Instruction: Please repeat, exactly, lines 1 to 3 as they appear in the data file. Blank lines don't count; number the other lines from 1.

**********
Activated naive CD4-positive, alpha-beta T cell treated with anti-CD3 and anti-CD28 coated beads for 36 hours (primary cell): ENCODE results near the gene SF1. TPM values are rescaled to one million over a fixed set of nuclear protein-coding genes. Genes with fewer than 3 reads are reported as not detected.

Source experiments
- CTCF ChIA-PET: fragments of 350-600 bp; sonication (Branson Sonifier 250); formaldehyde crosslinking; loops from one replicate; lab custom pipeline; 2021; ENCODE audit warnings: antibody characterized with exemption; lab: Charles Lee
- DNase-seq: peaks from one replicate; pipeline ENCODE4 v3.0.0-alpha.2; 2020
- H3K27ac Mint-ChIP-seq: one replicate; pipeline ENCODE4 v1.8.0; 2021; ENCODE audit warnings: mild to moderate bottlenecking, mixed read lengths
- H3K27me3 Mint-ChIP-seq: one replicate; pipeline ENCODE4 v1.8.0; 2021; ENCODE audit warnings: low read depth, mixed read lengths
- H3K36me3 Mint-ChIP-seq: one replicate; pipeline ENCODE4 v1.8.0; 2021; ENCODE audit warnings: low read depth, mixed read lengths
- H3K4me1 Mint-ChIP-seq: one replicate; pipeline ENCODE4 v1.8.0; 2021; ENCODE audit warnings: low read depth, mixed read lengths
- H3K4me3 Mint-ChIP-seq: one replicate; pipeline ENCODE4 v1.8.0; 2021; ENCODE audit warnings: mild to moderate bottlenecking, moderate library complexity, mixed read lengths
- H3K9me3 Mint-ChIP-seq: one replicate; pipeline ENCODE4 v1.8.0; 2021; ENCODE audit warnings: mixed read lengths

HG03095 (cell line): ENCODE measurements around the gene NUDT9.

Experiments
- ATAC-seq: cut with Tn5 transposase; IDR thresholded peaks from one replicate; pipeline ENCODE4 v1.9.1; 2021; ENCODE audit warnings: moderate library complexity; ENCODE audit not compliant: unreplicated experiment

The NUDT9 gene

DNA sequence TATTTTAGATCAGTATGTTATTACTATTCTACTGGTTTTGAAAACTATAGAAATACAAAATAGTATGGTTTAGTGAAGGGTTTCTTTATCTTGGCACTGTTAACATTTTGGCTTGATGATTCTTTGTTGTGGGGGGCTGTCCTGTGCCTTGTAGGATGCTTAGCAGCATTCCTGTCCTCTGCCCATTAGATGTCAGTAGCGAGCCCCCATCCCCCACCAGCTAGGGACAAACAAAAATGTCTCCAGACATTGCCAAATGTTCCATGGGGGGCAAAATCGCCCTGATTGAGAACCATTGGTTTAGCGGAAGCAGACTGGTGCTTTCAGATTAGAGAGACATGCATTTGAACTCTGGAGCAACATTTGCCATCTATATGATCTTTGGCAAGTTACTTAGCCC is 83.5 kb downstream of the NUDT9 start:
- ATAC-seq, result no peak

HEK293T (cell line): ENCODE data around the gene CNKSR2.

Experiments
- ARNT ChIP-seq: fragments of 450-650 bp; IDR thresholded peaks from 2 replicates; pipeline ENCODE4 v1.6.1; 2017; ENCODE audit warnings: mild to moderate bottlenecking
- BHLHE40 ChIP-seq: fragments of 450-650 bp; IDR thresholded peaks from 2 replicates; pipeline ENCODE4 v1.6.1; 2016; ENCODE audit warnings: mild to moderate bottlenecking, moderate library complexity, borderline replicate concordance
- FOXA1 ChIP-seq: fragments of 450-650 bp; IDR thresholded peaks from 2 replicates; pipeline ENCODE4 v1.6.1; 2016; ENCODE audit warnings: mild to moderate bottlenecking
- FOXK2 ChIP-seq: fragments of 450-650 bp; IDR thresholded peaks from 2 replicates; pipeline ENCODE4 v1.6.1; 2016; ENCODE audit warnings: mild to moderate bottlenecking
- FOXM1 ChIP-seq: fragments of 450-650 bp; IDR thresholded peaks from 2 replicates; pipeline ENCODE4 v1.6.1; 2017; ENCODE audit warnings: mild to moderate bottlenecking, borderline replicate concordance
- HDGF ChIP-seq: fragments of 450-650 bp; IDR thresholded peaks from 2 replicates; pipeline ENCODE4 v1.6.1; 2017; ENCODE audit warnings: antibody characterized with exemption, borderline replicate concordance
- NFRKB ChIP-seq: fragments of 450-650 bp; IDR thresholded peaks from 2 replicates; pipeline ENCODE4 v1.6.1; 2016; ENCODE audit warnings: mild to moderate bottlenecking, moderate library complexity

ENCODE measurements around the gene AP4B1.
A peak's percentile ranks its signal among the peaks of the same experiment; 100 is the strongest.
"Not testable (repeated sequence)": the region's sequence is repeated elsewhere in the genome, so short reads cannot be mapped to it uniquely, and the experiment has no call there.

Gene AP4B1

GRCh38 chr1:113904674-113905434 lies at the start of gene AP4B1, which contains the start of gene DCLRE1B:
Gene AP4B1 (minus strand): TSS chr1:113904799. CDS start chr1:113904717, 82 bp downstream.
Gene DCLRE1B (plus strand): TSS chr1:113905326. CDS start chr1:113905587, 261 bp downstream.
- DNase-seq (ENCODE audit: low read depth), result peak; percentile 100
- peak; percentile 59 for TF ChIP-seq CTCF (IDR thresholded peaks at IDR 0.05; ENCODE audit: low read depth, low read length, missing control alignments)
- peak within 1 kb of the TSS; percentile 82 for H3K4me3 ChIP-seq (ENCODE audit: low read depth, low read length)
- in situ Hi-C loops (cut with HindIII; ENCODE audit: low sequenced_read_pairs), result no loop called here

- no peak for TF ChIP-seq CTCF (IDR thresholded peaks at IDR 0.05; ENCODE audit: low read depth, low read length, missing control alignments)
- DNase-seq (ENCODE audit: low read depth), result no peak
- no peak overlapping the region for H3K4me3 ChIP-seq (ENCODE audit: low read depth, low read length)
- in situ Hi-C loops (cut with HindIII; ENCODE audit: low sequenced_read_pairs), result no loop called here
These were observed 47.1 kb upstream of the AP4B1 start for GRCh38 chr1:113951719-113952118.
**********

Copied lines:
Activated naive CD4-positive, alpha-beta T cell treated with anti-CD3 and anti-CD28 coated beads for 36 hours (primary cell): ENCODE results near the gene SF1. TPM values are rescaled to one million over a fixed set of nuclear protein-coding genes. Genes with fewer than 3 reads are reported as not detected.

Source experiments
- CTCF ChIA-PET: fragments of 350-600 bp; sonication (Branson Sonifier 250); formaldehyde crosslinking; loops from one replicate; lab custom pipeline; 2021; ENCODE audit warnings: antibody characterized with exemption; lab: Charles Lee